Originally posted by Dark Ghost
What I am asking is this: what feature can be used to distinguish us from others (as individuals) that incorporates both physical and non-physical
In terms of the need for distinguishing ourselves from one another, we can define oneself as the whole body-mind - that is, the
whole complex of physical, emotional, mental, and even spiritual processes. That is how we typically identify one another - when I refer to a friend
by name, I am referring to their body-mind, as a single whole, not some sense of separate identity within their body-mind that they may be assuming
themselves to be.
However, although we can readily refer to others based on their appearance as body-minds, we do not tend to actually recognize, feel, and act as the
whole body-mind ourselves. We are typically feeling separated or abstracted from objects, others, and even from our singular whole body-mind. This
sense of separation is what we call the ego-I, but it is just a separative contraction, or point of focus, within the body-mind based in this moment
to moment withdrawal from the vast field of relatedness that our body-minds actually appear in.
The first step to understanding who we are is to see that this activity of separative abstraction from the body-mind, others, and objects is our own
egoic separative activity that we identify with. This sense of inner identity is not an actual entity. In any moment we become sensitive to the
self-inflicted pain this gesture of separative abstraction/withdrawal causes us, we will simply drop it in that moment, and thereby recognize, feel,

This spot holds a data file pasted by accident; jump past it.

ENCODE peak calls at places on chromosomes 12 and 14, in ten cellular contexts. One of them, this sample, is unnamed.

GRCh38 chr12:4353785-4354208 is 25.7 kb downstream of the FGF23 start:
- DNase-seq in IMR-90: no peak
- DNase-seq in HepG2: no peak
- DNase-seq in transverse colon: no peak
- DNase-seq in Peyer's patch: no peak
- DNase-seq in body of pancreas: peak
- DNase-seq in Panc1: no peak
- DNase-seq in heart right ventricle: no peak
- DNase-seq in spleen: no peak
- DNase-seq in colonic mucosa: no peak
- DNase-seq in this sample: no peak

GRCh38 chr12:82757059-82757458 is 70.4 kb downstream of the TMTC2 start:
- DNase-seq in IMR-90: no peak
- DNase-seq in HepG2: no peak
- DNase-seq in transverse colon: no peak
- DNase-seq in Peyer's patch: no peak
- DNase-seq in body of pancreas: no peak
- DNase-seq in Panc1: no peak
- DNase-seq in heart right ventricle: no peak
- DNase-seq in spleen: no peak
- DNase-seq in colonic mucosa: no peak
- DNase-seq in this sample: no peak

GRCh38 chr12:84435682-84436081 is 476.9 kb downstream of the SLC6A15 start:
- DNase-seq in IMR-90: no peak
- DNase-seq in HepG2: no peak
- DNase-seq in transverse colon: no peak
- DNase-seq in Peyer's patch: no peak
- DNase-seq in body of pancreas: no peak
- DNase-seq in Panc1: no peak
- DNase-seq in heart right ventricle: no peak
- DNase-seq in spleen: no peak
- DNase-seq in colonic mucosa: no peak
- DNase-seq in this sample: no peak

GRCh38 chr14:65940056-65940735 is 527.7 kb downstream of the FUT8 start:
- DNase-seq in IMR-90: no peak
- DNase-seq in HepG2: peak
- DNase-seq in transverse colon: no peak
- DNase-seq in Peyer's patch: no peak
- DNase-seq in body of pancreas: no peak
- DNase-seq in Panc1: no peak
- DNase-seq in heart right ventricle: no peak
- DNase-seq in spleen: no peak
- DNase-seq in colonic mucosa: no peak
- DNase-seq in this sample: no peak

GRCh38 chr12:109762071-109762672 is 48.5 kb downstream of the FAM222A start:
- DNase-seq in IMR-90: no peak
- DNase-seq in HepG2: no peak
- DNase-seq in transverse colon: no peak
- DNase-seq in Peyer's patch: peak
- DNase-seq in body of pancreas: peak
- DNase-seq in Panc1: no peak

and act as a single whole body-mind, even feeling unity with others.
However, this sensitivity to our self-inflicted sense of separation/contraction is required moment to moment, and it also allows us to discover who we
actually are. Are we really simply these body-minds that we conventionally call "I" and "you"? Can anyone actually prove they are the body-mind. No
one has so far, and yet we just seem to automatically assume this is true. But is it? What about consciousness or most fundamental awareness or our
deepest sense of being?
Does consciousness actually age? Not in my experience, but the body-mind certainly does! Once we allow the body-mind to fully recognize, feel, and act
as a single whole rather than getting stuck in inward identification with some subjective separative process of thinking, abstraction, contraction
upon self, seeking to fulfill desires, etc., - then who we are, prior to the body-mind (though paradoxically not separated or abstracted from it and
all arising), becomes obvious as consciousness itself.
edit on 29-4-2013 by bb23108 because: (no reason given)